When we started implementing lean methodologies in our customers companies and teams, we were already been applying those principles to our organization. Last year, when we launched our new strategy aiming at supporting our customers as they step into the Industry 4.0, we had already built the foundations – actually, we even were pioneers of the industrial Internet of things since 2007. We continue to push boundaries at our production site to make sure we’re well-equipped to help our customers on their Industry 4.0 journeys. Here are some of the ways we walk the 4.0 talk.
The factory resumes a central positioning
With Industry 4.0, the factory reoccupies the central place it had before in the value chains – virtually.
Technology and methodology early adopter
Continuous improvement is in our DNA. We’ve adapted elements of both lean manufacturing and lean management to practice sustainable lean. Sustainable lean keeps in the mind the people behind the theory. Backed by kaizen, it has allowed us, to improve workspace ergonomics, reduce the global manufacturing costs of our cutting systems, increase process efficiency and build up production capacity with no additional square meter.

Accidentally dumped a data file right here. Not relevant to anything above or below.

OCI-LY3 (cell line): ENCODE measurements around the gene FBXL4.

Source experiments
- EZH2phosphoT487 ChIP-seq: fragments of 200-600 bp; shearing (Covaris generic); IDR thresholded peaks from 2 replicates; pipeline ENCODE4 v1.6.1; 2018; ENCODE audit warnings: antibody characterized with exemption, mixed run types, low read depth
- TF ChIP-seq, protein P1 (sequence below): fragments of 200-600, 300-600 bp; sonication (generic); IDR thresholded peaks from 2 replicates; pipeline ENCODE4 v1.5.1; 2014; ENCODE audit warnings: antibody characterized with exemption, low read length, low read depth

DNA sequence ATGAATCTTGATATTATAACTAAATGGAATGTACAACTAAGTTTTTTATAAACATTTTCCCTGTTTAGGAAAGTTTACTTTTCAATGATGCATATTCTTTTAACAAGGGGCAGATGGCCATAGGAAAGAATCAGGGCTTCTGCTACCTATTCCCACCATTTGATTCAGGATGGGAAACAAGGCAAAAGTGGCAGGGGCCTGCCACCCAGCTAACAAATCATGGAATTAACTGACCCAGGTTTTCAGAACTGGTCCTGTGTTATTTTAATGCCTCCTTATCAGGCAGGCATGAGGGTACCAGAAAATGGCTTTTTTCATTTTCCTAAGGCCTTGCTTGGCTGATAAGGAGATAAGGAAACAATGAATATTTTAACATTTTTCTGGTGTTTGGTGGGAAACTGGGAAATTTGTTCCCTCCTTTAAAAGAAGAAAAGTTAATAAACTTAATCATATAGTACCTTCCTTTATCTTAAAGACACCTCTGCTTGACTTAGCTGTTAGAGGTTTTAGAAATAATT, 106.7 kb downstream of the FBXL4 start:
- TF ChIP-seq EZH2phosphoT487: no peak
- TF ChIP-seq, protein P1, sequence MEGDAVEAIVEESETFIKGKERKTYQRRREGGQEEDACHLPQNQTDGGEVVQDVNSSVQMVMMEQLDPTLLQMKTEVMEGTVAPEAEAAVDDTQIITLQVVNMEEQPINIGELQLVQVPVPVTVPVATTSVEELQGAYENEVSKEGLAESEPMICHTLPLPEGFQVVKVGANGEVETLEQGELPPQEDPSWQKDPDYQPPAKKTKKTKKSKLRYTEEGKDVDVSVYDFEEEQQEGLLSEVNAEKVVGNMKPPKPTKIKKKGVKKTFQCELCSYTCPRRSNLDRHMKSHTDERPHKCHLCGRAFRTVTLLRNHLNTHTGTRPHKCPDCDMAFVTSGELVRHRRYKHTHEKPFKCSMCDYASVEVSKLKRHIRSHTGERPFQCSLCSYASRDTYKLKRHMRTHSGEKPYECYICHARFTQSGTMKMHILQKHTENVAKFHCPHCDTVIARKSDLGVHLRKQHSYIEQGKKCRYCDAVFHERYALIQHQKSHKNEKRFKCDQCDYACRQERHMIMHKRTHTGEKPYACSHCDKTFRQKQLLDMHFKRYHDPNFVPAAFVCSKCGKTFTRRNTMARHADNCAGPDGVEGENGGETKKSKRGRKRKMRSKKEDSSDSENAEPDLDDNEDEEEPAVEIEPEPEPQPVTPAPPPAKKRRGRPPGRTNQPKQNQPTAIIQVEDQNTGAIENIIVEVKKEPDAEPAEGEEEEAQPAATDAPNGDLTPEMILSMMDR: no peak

The early adoption of leading-edge approaches, such as demand-driven material requirements planning (DDMRP) tools for production (flux tirés, kanban informatique) and supplier management, ensures that our production facility is able to address all of our customers’ needs. And teams that are now getting ready for further automation with robotization, quality control by camera, automated guided vehicles (AGV)
Collaboration is key
Our decision not to relocate the production in China in the 90s lead to our R&D, logistics, and production and call center teams working together, side-by-side on our wooded campus near Bordeaux, France. Working as one team, focused on one mission, in one place, created the ideal environment for collaboration and innovation.
More specifically, this facilitates a co-conception production process with R&D. One of our guiding principles is identify the industrial constraints in the initial design phase. This seemingly small step is integral to achieving our goals of reducing the time to market of mature cutting systems, increasing the use of digital mockups and employing 3D printing to validate concepts much faster.
A quality award, an Industry 4.0 label and a forward-looking offer, on the market and in the making.